The Heartbreaking Psychological Impacts of Being Unpopular


At face value, Nikki Leigh appears to have it all. A bright and attractive actress, model, and host of the Positivity Time podcast, Leigh boasts nearly 5 million followers on Facebook. But she wasn’t always so popular. In fact, in a revealing episode of Scan My Brain, Leigh admits that when she was in junior high, she was bullied. “I had no friends and felt super alone,” she tells Dr. Daniel Amen, founder of Amen Clinics, in the video. “I had people beat me up.”

She tried desperately to get the people who didn’t like her to change their opinion of her and become friends, but it didn’t work. The bullying eventually got so intense that Leigh fell into depression. “I told my mom one day that I just didn’t want to live anymore, and she broke. I didn’t realize why, but I learned later on that her dad committed suicide,” she says.

Leigh’s brain SPECT scan showed overactivity in the emotional centers of the brain. Based on the Amen Clinics database of over 170,000 brain scans, the diamond-shaped pattern seen on Leigh’s scan is common in people with mood issues, anxiety, and worry.

Based on the Amen Clinics database of over 170,000 brain scans, overactivity in a diamond-shaped pattern in the emotional centers of the brain is common in people with mood issues, anxiety, and worry. Click To Tweet

Can being unpopular in school lead to mental health problems later in life? The research is heartbreaking.


Being unpopular can have devastating impacts on mental wellness, according to a decades-long study appearing in the Journal of Epidemiology and Community Health. At the outset of this study in 1966, Swedish researchers asked 12,500 6th graders to choose the 3 classmates they liked working with best. The kids who were named by 7 or more of their classmates were deemed “favorites.” On the other end of the spectrum, students who were named by only one of their peers were considered “peripheral” and those who weren’t chosen by any of their schoolmates were categorized as “marginalized.”

When the children turned 50 years old several decades later, the researchers analyzed hospitalizations based on their peer status categories. The children considered peripheral or marginalized were more likely to have been hospitalized for physical or mental health issues. For example, men and women who had been in the marginalized group were approximately twice as likely as those in the favorites groups to have received inpatient care for mental health and behavioral disorders, including alcohol or drug abuse. Adults who were marginalized as children were also more likely to have died by suicide and to have a range of lifestyle-related diseases, such as heart disease or diabetes.

Another study out of Sweden in 2012 re-confirmed that being unpopular in school can make you unhappier and unhealthier later in life. In this research published in Plos One, middle-aged adults who had been unpopular in high school were more likely to have medical problems, including obesity, diabetes, high blood pressure, and poor cholesterol ratios. By age 43, those who had been ostracized as teens had a higher risk of having metabolic syndrome, which is a combination of all of these conditions.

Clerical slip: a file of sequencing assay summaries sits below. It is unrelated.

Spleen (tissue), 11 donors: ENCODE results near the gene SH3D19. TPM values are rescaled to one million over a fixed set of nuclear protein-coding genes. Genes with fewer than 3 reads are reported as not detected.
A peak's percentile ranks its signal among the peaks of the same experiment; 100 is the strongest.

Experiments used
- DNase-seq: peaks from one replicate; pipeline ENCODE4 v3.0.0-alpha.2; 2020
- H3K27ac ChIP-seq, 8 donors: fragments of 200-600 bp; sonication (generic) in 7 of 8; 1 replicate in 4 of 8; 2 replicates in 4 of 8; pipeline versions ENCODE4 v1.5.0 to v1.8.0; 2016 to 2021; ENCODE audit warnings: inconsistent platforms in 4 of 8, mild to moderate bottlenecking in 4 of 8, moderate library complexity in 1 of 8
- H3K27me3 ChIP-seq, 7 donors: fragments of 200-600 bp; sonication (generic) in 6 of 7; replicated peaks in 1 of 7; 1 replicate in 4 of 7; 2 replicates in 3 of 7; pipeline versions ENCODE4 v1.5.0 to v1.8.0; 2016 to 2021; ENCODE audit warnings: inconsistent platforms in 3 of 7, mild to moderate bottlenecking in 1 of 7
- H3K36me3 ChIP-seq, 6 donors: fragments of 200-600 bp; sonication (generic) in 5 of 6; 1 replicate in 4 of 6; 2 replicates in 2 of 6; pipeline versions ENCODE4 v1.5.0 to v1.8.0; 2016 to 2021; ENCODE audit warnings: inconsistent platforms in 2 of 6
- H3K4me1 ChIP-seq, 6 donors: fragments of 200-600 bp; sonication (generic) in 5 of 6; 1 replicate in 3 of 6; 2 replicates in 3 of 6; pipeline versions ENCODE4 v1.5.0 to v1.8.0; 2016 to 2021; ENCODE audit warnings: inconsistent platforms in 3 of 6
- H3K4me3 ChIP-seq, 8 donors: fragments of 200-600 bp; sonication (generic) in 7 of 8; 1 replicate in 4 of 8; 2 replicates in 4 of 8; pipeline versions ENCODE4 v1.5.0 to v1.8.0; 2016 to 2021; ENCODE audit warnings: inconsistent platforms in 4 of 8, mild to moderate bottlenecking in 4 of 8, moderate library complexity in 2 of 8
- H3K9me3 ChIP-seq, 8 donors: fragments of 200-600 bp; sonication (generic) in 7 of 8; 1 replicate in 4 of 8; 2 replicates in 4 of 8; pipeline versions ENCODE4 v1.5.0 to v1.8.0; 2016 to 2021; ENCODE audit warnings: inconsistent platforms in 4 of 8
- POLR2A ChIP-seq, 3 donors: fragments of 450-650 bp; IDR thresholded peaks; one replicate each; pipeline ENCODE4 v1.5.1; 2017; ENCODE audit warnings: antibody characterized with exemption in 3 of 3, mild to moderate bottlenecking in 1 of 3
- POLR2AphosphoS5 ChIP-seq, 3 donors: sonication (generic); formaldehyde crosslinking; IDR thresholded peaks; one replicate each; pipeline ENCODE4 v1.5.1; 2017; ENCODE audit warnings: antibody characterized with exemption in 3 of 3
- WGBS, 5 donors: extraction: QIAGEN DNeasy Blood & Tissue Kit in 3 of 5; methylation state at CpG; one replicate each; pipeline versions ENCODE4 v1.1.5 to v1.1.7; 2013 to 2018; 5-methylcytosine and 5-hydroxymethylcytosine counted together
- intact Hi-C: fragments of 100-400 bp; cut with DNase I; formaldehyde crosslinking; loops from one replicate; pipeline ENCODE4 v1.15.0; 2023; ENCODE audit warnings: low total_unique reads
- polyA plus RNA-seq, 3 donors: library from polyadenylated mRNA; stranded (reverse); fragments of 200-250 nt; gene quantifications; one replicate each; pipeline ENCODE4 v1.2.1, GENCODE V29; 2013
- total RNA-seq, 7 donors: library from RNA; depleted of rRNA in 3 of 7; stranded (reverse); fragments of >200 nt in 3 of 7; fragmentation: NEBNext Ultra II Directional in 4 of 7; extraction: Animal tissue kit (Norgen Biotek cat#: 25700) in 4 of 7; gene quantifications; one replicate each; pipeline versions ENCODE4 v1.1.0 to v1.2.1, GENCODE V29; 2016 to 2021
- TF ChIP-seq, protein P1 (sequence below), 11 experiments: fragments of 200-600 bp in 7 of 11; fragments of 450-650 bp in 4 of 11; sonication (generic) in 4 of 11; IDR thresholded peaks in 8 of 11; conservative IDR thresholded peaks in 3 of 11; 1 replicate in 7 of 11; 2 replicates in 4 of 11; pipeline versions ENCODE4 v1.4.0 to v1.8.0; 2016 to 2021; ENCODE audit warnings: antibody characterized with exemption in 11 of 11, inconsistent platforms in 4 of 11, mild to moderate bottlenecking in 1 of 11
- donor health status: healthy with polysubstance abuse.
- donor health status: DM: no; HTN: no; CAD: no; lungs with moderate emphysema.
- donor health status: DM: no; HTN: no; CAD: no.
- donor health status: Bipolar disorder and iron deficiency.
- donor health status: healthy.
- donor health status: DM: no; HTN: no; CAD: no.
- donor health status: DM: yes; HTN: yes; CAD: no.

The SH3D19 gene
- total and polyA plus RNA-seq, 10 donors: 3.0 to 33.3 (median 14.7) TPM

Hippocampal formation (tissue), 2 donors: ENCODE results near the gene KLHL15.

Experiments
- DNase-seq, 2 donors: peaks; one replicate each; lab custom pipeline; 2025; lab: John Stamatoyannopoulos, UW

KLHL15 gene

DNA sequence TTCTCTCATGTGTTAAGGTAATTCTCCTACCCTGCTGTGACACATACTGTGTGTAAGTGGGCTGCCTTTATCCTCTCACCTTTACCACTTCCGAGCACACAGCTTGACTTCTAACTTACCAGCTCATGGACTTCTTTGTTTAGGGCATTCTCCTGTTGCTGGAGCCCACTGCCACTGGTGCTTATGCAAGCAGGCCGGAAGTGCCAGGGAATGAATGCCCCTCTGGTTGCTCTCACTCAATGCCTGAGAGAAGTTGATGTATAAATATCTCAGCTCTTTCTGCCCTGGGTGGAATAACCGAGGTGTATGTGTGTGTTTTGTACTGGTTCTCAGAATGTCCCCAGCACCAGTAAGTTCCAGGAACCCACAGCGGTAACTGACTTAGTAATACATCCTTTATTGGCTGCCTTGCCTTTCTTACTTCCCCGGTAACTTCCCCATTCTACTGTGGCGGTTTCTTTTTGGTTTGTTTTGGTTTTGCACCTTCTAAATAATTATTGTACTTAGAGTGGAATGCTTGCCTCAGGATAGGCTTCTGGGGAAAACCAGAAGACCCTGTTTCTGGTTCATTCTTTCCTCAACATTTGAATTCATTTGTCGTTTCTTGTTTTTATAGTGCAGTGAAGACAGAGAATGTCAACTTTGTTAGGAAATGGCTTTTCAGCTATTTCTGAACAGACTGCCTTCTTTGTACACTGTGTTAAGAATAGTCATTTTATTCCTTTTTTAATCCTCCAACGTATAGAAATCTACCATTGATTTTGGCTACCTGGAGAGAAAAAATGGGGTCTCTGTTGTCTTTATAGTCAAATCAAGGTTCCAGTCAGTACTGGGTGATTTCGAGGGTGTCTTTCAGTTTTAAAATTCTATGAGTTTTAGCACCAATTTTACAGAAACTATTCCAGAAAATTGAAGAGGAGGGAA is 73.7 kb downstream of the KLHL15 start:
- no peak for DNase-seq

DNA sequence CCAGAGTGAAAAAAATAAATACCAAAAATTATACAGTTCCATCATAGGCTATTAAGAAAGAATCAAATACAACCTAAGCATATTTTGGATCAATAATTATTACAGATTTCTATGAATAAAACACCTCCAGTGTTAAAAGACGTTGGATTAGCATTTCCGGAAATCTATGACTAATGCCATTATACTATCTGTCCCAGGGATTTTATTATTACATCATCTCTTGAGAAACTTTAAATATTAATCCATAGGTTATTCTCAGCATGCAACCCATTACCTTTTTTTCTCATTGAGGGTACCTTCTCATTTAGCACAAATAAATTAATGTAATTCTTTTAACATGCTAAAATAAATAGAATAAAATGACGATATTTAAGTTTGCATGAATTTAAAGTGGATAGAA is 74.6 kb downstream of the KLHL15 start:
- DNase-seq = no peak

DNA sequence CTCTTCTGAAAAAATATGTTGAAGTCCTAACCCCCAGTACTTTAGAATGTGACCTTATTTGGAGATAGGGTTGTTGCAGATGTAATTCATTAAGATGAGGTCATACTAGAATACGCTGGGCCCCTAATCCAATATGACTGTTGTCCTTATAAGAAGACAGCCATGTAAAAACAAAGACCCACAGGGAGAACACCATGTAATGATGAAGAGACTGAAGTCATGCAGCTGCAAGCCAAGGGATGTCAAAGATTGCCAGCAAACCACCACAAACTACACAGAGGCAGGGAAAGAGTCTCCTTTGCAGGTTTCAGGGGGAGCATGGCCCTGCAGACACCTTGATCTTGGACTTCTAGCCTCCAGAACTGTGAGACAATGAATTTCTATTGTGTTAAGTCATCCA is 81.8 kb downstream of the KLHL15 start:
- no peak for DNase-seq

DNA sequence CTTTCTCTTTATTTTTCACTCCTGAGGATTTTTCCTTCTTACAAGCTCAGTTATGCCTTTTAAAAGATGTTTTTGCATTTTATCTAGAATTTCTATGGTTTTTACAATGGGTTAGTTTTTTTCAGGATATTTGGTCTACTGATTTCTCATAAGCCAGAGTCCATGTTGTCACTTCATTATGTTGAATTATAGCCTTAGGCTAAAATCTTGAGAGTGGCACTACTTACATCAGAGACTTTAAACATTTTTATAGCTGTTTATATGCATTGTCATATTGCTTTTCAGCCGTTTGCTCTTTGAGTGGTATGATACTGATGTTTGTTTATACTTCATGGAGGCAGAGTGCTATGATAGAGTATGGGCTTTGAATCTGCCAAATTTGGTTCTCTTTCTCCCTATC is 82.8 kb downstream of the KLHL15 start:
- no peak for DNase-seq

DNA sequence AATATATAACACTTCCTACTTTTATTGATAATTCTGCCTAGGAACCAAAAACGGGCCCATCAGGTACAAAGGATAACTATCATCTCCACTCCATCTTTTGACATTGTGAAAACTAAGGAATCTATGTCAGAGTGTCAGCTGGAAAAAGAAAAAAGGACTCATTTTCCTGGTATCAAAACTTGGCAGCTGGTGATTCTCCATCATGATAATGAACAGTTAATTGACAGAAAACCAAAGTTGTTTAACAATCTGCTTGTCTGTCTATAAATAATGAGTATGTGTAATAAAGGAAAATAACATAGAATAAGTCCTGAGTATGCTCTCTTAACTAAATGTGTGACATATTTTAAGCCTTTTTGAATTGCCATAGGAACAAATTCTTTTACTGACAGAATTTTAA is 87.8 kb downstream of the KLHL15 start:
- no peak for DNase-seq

Although this study only looked at physical health consequences, it’s important to note that these medical issues also increase the risk of psychiatric issues. For example, being obese carries a greater risk of depression, bipolar disorder, panic disorder, agoraphobia (fear of going out), and addictions. Being overweight is also associated with untreated ADD/ADHD and lower self-esteem. Research in the American Journal of Public Health also shows that among women, increased body mass index (BMI) is linked to a rise in suicidal thoughts.

Similarly, diabetes can take a devastating toll on mental well-being. Anxiety and depression are 2-3 times higher in patients with diabetes than in the general population, according to a 2016 study and a 2018 study. Findings from a 2015 study show that people with diabetes are also at greater risk for eating disorders, such as binge eating.

Feeling stressed from these findings? Take heart that even if you weren’t part of the popular crowd at school, you can overcome the health and psychological problems associated with being socially isolated. It starts with your mindset.


For Nikki Leigh, opening up about her difficult school days and starting a podcast called “Positivity Time” has helped her deal with the depression and suicidal thoughts she used to feel. On the podcast, she routinely expresses gratitude and shares random acts of kindness with her listeners. Leigh naturally gravitated to focusing her energies on being more upbeat, but there is science to explain why her strategy can be so helpful.

Positivity bias training is a proven practice that can help you overcome negativity, low self-esteem, and other issues, even if they were embedded in your psyche during your formative years at school. Positivity bias training basically means actively seeking out the positive in life—noticing what you like more than what you don’t like, showing gratitude, and changing the way you think.

With these techniques, you have the potential to emerge from decades of feeling bad about yourself due to your school experience. And when you feel happier and more self-confident, you are also more likely to adopt healthy habits that will further enhance your body and brain. It’s a win-win situation.

Depression, anxiety, suicidal thoughts, and other mental health issues can’t wait. At Amen Clinics, we’re here for you. We offer in-clinic brain scanning and appointments, as well as mental telehealth, clinical evaluations, and therapy for adults, teens, children, and couples. Find out more by speaking to a specialist today at 888-288-9834 or visit our contact page here.


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